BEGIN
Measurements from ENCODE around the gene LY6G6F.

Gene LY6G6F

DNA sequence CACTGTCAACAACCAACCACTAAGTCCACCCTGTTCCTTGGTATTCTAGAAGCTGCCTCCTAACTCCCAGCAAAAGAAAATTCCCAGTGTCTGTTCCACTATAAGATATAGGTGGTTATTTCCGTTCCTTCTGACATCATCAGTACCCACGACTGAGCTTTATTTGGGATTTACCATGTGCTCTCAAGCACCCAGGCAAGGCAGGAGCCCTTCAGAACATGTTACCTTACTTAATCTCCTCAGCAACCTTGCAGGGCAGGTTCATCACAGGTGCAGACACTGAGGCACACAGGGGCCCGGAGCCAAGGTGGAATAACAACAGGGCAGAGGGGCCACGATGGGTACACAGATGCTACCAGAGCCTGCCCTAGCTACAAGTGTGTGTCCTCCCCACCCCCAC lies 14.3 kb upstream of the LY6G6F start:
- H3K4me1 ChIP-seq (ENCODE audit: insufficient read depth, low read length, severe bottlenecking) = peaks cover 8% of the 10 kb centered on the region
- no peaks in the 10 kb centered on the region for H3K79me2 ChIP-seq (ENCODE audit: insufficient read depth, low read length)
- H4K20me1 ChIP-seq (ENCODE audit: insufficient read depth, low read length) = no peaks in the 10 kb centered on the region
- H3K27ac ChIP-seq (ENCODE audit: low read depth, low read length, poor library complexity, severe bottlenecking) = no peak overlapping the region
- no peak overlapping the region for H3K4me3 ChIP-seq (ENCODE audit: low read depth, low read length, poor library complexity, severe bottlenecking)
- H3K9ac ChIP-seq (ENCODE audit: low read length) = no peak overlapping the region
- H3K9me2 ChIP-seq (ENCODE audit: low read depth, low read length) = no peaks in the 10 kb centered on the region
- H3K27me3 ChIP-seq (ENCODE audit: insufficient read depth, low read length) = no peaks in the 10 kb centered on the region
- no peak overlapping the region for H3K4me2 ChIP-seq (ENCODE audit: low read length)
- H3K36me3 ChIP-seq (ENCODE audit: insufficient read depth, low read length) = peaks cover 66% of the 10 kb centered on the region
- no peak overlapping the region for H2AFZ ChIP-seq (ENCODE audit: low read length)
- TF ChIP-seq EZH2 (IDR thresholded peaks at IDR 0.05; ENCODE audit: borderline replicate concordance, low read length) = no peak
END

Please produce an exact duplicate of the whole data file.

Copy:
Measurements from ENCODE around the gene LY6G6F.

Gene LY6G6F

DNA sequence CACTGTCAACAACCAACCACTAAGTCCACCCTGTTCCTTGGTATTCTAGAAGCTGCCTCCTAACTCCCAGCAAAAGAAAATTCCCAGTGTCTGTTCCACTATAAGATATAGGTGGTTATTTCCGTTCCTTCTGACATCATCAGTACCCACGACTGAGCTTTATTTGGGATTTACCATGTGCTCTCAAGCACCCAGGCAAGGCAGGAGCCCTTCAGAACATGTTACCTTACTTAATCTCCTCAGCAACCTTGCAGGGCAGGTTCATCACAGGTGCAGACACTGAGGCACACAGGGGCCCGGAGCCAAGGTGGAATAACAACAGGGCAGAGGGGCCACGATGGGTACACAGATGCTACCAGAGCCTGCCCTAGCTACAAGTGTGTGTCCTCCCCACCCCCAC lies 14.3 kb upstream of the LY6G6F start:
- H3K4me1 ChIP-seq (ENCODE audit: insufficient read depth, low read length, severe bottlenecking) = peaks cover 8% of the 10 kb centered on the region
- no peaks in the 10 kb centered on the region for H3K79me2 ChIP-seq (ENCODE audit: insufficient read depth, low read length)
- H4K20me1 ChIP-seq (ENCODE audit: insufficient read depth, low read length) = no peaks in the 10 kb centered on the region
- H3K27ac ChIP-seq (ENCODE audit: low read depth, low read length, poor library complexity, severe bottlenecking) = no peak overlapping the region
- no peak overlapping the region for H3K4me3 ChIP-seq (ENCODE audit: low read depth, low read length, poor library complexity, severe bottlenecking)
- H3K9ac ChIP-seq (ENCODE audit: low read length) = no peak overlapping the region
- H3K9me2 ChIP-seq (ENCODE audit: low read depth, low read length) = no peaks in the 10 kb centered on the region
- H3K27me3 ChIP-seq (ENCODE audit: insufficient read depth, low read length) = no peaks in the 10 kb centered on the region
- no peak overlapping the region for H3K4me2 ChIP-seq (ENCODE audit: low read length)
- H3K36me3 ChIP-seq (ENCODE audit: insufficient read depth, low read length) = peaks cover 66% of the 10 kb centered on the region
- no peak overlapping the region for H2AFZ ChIP-seq (ENCODE audit: low read length)
- TF ChIP-seq EZH2 (IDR thresholded peaks at IDR 0.05; ENCODE audit: borderline replicate concordance, low read length) = no peak